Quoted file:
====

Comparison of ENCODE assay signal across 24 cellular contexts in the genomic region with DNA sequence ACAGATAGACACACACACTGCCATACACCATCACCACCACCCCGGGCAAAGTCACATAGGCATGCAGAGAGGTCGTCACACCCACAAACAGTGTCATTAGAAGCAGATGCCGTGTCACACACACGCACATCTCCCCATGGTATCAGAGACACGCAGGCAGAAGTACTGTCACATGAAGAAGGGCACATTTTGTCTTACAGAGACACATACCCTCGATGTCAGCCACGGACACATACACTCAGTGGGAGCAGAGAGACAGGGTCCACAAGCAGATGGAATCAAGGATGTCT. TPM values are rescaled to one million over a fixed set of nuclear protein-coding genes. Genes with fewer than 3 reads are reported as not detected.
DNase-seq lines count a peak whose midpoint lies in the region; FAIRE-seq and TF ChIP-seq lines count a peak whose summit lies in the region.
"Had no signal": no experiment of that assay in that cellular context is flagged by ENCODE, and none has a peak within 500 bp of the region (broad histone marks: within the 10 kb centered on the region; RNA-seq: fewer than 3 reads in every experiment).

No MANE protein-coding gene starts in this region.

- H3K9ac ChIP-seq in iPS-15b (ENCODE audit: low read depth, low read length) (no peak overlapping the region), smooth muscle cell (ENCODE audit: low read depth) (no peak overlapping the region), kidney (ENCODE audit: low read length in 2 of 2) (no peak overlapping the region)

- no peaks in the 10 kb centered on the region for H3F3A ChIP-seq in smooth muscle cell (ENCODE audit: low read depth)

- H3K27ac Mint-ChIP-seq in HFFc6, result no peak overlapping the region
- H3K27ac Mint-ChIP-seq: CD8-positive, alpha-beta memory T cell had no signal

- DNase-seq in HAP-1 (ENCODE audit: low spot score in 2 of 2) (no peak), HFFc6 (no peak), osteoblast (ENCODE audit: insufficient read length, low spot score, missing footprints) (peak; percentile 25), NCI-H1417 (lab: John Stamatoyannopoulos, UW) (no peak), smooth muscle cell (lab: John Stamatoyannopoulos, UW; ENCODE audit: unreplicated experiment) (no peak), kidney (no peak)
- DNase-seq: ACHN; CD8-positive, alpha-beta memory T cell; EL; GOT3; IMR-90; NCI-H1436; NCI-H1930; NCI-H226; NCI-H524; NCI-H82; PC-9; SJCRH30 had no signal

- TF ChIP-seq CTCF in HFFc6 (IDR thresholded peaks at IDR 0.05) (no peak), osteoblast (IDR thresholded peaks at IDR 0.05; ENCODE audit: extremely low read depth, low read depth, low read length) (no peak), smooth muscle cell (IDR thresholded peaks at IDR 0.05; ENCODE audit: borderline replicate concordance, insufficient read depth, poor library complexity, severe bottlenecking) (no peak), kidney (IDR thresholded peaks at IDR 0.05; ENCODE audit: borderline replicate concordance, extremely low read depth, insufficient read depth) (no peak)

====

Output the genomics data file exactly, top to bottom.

Comparison of ENCODE assay signal across 24 cellular contexts in the genomic region with DNA sequence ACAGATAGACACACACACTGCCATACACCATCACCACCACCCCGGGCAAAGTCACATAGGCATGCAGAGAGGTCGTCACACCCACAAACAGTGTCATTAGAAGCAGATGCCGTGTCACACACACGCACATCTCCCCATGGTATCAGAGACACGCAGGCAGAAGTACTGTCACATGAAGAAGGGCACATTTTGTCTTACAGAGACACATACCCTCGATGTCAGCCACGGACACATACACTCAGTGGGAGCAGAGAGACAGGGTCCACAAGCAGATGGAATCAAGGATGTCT. TPM values are rescaled to one million over a fixed set of nuclear protein-coding genes. Genes with fewer than 3 reads are reported as not detected.
DNase-seq lines count a peak whose midpoint lies in the region; FAIRE-seq and TF ChIP-seq lines count a peak whose summit lies in the region.
"Had no signal": no experiment of that assay in that cellular context is flagged by ENCODE, and none has a peak within 500 bp of the region (broad histone marks: within the 10 kb centered on the region; RNA-seq: fewer than 3 reads in every experiment).

No MANE protein-coding gene starts in this region.

- H3K9ac ChIP-seq in iPS-15b (ENCODE audit: low read depth, low read length) (no peak overlapping the region), smooth muscle cell (ENCODE audit: low read depth) (no peak overlapping the region), kidney (ENCODE audit: low read length in 2 of 2) (no peak overlapping the region)

- no peaks in the 10 kb centered on the region for H3F3A ChIP-seq in smooth muscle cell (ENCODE audit: low read depth)

- H3K27ac Mint-ChIP-seq in HFFc6, result no peak overlapping the region
- H3K27ac Mint-ChIP-seq: CD8-positive, alpha-beta memory T cell had no signal

- DNase-seq in HAP-1 (ENCODE audit: low spot score in 2 of 2) (no peak), HFFc6 (no peak), osteoblast (ENCODE audit: insufficient read length, low spot score, missing footprints) (peak; percentile 25), NCI-H1417 (lab: John Stamatoyannopoulos, UW) (no peak), smooth muscle cell (lab: John Stamatoyannopoulos, UW; ENCODE audit: unreplicated experiment) (no peak), kidney (no peak)
- DNase-seq: ACHN; CD8-positive, alpha-beta memory T cell; EL; GOT3; IMR-90; NCI-H1436; NCI-H1930; NCI-H226; NCI-H524; NCI-H82; PC-9; SJCRH30 had no signal

- TF ChIP-seq CTCF in HFFc6 (IDR thresholded peaks at IDR 0.05) (no peak), osteoblast (IDR thresholded peaks at IDR 0.05; ENCODE audit: extremely low read depth, low read depth, low read length) (no peak), smooth muscle cell (IDR thresholded peaks at IDR 0.05; ENCODE audit: borderline replicate concordance, insufficient read depth, poor library complexity, severe bottlenecking) (no peak), kidney (IDR thresholded peaks at IDR 0.05; ENCODE audit: borderline replicate concordance, extremely low read depth, insufficient read depth) (no peak)